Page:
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Q&A with Marissa O'Connor

April 3, 2018


From dishing out lifestyle and entertainment news, to covering the world’s greatest athletes during the Olympics, to directing the entire social media strategy for an NHL team, Marissa O’Connor has built a unique portfolio in her seven years as a full-time professional.


I sat down with Marissa to learn more about her professional journey and how these experiences have helped her find success in her career.


Talk about your career path to this point.

“I went to college at Southern Methodist University in Dallas where I majored in journalism. Sports had always been a passion and a hobby of mine, but lifestyle and entertainment news came really naturally to me. I ended up getting a job in E! News’ New Media department. I spent three years there, and I absolutely loved it.


While I was working at E!, I also freelanced for the United States Olympic Committee during the 2014 Sochi Winter Olympics. I didn’t travel to Sochi, but I covered the games and worked the night shift from a complete social media coverage standpoint. After that experience, I was hooked and really wanted to get into sports.


That spring, the Director of Marketing at the USOC left to become the CMO of the Arizona Coyotes. He had been in Arizona for two months when I got a call from him saying he realized that they didn’t have a clear social media strategy, and he asked me if I wanted to come to Phoenix to take over that. I took that job in 2014, and last summer I got promoted to Director of Social Media for the Coyotes.”


How did your background prepare you for working in the NHL?

“My journalism degree has been a huge part. Just knowing the art of storytelling is huge because that’s essentially what I’m doing every day on these different [social media] platforms – telling the players’ stories while also connecting with fans. Starting [my career] in entertainment was super helpful for me because, at the end of the day, sports are entertainment. People are really passionate about their teams, and they want to be entertained. Having that entertainment background has really helped me to take a lifestyle approach [to my current job].”


What was it like making the jump from entertainment to sports, and what advice can you offer others who may be looking to switch to a career in sports?

“When I was at E!, taking on the freelance project with the Olympics really helped because that’s what branded me under “sports” and gave me nine months of experience in that industry.


When I did make the jump to sports, I definitely second-guessed myself. In the beginning, it was easy for me to say “I don’t think that’s for me” because I assumed that there were other people who knew more about hockey or could do a better job than me. It’s also intimidating that sports are way more male-oriented, but I reminded myself that I was hired for my exact skill set. Honing in on the things I knew I was good at and working hard at what I knew I wasn’t good at helped me when I was starting off with the Coyotes.”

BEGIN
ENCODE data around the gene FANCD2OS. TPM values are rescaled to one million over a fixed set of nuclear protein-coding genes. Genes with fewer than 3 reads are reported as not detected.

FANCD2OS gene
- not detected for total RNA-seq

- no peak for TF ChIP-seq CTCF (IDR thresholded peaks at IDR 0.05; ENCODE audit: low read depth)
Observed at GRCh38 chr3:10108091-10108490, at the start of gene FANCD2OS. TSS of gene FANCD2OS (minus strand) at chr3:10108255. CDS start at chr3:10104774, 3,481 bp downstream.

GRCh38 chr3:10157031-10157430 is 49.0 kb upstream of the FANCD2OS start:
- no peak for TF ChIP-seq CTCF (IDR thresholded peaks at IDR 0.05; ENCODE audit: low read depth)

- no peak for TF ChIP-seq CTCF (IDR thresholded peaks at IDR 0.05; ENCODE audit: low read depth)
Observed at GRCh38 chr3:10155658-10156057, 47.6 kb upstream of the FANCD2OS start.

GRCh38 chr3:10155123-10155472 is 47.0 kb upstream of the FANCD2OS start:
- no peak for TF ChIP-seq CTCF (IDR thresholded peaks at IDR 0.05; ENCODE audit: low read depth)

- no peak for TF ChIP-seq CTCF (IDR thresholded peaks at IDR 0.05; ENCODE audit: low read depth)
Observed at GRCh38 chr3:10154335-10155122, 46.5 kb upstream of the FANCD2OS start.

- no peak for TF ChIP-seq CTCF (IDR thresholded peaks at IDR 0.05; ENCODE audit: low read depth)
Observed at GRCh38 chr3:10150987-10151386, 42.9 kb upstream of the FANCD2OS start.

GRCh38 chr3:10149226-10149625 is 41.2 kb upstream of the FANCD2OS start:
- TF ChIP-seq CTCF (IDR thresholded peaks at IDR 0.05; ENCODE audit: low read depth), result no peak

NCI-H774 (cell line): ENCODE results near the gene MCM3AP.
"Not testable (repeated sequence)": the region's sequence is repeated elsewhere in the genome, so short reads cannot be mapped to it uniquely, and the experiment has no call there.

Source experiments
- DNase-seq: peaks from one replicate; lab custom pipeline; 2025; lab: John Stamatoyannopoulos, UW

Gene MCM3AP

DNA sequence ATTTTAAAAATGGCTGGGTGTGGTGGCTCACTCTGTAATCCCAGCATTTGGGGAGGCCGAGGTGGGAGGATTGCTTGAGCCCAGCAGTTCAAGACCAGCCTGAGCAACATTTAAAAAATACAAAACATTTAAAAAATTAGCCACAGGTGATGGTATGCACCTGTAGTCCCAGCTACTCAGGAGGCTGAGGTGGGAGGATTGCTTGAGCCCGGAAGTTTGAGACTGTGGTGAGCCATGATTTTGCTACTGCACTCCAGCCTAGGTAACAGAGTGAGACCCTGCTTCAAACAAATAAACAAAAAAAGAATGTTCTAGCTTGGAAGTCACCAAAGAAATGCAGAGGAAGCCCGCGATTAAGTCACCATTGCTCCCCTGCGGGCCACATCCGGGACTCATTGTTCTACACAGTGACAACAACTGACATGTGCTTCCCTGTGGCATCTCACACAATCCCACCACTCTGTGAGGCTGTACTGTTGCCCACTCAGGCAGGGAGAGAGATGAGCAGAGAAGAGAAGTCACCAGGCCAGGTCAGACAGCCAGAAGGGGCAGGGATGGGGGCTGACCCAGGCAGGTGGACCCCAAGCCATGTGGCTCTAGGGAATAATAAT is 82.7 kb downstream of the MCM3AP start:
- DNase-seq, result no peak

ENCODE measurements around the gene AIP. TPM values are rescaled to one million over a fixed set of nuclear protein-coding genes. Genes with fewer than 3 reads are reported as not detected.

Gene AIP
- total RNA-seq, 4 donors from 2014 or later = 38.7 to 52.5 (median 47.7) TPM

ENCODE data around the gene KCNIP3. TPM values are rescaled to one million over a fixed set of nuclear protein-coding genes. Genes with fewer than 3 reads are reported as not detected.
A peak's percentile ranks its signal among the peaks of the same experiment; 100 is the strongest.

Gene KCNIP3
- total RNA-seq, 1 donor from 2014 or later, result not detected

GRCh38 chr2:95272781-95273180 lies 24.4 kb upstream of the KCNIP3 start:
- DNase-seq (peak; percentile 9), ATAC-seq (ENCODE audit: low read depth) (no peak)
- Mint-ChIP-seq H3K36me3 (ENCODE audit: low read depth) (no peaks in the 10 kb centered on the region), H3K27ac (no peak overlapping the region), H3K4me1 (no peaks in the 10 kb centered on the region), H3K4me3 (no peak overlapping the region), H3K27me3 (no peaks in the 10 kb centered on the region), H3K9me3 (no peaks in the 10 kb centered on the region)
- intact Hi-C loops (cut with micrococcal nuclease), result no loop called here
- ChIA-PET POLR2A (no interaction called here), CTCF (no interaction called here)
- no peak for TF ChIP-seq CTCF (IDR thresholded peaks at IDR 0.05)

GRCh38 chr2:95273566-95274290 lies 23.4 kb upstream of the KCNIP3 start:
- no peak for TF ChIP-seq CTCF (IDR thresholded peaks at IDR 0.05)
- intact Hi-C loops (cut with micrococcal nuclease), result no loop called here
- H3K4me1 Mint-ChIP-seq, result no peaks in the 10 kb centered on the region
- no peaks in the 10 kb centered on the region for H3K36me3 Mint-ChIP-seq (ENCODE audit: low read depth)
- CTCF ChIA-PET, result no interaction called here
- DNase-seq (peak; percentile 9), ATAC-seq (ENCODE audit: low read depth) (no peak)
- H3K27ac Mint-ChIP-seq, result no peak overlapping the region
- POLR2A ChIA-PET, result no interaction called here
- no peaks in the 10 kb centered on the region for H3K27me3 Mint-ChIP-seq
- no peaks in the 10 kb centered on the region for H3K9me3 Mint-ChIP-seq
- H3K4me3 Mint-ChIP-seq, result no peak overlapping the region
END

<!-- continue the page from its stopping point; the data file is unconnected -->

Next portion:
Talk about some of the challenges you face working in a league with not much female representation.

“That’s definitely a hard part. Not just the lack of female representation, but there are also not a lot of young adults. A lot of people who work in the NHL are pretty established or have been working in the league for a long time, so being new can be intimidating. I think in general though, the collaboration between males and females is really important; we learn to work together and play off of each other’s strengths. We always say that the best idea wins; it’s not a matter of hierarchy.”


What advice can you offer women who work in a male-dominated environment? What tactics have you employed that have helped you?

“Know when to stick up for yourself, and know when to put your foot down about things you feel strongly about. Last summer when I was asking for a promotion, I had to assert myself. It wasn’t given to me. I don’t think that’s a male or female thing necessarily, I think it’s just how the sports world works. Be prepared to talk about yourself and then back it up with facts and data.”


Looking back on some of the experiences in your career so far, what advice would you give your younger self?

“I think when you’re younger, you feel like you need to pick one career path and stay on that track, but it’s never too early or too late to change. The other thing I would tell myself is that you can’t look at someone else’s career path and make a carbon copy of it. I made the mistake of saying “Okay, so-and-so started there, so I need to start there.” Everyone’s career path is different, and you couldn’t duplicate their exact career path if you tried. It just doesn’t work that way. You get to pick your career. As long as you are having fun and feel like you are using your talents, that’s what’s important.”


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